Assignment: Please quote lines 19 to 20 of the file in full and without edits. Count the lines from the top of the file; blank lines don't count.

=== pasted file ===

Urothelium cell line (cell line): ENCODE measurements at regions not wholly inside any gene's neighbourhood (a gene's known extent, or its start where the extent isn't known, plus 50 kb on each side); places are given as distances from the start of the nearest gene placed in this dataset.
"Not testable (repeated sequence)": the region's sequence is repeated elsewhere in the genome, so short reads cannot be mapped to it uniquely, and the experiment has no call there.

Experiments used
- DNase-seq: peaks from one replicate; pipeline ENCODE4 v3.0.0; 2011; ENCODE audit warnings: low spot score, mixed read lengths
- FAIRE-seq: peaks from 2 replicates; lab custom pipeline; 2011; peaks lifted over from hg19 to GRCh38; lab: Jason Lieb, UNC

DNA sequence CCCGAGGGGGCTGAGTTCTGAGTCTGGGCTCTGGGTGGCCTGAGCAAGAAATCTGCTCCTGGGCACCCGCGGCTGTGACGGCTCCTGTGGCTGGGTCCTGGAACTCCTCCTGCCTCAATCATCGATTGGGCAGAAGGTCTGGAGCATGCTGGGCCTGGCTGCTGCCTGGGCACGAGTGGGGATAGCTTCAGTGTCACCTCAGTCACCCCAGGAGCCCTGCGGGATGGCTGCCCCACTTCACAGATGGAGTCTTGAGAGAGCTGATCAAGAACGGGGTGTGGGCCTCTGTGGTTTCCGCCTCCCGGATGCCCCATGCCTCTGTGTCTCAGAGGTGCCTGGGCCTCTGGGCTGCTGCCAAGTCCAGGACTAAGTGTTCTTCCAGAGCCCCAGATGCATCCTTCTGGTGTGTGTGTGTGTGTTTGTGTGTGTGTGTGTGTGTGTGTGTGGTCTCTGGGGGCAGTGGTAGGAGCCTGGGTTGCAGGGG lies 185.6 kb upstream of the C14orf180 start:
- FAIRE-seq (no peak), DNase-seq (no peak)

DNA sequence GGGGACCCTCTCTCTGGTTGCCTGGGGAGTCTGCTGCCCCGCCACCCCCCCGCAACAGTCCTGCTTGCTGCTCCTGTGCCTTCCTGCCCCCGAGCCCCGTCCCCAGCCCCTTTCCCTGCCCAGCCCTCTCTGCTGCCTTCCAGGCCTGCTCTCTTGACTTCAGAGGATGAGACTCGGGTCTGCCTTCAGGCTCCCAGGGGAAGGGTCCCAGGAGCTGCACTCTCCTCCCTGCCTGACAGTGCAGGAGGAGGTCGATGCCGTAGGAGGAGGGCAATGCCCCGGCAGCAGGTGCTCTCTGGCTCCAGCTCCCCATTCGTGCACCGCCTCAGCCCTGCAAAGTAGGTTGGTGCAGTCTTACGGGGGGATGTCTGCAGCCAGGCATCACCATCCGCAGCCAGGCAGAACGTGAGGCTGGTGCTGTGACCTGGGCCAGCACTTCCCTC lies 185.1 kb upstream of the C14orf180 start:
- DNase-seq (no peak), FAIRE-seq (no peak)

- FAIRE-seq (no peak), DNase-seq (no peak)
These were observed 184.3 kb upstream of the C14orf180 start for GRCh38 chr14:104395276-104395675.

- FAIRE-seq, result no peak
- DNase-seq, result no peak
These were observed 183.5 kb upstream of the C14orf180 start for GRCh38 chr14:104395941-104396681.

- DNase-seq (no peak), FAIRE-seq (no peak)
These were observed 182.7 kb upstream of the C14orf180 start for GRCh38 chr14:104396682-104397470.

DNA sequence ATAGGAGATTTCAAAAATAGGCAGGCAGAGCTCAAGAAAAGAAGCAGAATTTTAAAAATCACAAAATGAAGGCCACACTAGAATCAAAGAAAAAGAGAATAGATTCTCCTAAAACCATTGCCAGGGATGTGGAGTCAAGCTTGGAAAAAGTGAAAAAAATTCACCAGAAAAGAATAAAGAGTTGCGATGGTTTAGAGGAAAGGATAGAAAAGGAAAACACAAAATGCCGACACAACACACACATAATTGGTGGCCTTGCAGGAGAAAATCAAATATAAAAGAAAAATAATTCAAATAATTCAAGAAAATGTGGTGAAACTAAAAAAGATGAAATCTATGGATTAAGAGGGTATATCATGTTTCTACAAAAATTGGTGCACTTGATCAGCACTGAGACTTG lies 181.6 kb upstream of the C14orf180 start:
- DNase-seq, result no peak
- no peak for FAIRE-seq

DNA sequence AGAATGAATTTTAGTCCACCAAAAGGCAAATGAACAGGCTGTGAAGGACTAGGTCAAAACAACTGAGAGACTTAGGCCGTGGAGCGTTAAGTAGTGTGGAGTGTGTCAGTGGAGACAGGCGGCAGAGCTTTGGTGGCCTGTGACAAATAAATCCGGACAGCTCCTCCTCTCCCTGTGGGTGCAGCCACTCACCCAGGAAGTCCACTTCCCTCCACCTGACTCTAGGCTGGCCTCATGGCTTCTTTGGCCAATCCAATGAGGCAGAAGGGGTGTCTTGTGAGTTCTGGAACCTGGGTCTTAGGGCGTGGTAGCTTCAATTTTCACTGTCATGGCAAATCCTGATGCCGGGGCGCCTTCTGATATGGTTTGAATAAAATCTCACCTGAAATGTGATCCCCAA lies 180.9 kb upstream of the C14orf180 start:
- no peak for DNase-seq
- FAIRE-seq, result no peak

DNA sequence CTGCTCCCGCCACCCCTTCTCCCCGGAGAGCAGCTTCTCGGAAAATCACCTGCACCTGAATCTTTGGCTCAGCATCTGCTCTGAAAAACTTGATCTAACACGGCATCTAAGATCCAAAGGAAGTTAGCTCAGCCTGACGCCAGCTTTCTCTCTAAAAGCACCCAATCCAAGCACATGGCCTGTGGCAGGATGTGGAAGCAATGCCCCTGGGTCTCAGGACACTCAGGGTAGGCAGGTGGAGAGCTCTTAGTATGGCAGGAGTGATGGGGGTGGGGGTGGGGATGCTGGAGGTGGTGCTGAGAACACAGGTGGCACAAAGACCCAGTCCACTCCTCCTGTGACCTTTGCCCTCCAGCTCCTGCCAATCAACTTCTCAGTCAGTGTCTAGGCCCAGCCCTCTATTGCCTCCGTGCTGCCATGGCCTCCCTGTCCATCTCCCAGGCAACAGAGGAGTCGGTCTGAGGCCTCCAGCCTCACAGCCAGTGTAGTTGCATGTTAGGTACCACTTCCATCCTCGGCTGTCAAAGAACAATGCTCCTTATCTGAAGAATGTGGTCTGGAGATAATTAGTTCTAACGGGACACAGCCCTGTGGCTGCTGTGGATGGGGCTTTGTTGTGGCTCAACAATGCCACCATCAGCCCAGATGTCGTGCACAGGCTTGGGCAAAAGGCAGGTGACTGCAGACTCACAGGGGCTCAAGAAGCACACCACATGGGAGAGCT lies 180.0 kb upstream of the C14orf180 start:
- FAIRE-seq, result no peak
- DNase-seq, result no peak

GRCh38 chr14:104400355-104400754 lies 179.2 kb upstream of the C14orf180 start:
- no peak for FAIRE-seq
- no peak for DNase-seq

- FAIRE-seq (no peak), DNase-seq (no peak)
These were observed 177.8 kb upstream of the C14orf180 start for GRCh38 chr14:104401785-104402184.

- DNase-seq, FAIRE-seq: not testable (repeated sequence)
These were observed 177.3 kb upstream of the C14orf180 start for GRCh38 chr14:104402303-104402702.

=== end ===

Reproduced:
- no peak for FAIRE-seq

DNA sequence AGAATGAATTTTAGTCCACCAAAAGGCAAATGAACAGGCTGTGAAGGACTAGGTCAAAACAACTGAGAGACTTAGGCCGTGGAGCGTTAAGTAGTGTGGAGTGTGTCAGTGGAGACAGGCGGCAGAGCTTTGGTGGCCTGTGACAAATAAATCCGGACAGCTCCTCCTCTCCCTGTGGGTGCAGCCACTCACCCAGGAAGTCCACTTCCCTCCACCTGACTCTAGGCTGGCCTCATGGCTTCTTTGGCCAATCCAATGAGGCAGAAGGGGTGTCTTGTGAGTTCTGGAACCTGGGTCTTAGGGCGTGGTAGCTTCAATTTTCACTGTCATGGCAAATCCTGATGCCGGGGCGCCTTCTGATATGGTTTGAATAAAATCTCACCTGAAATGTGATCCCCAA lies 180.9 kb upstream of the C14orf180 start: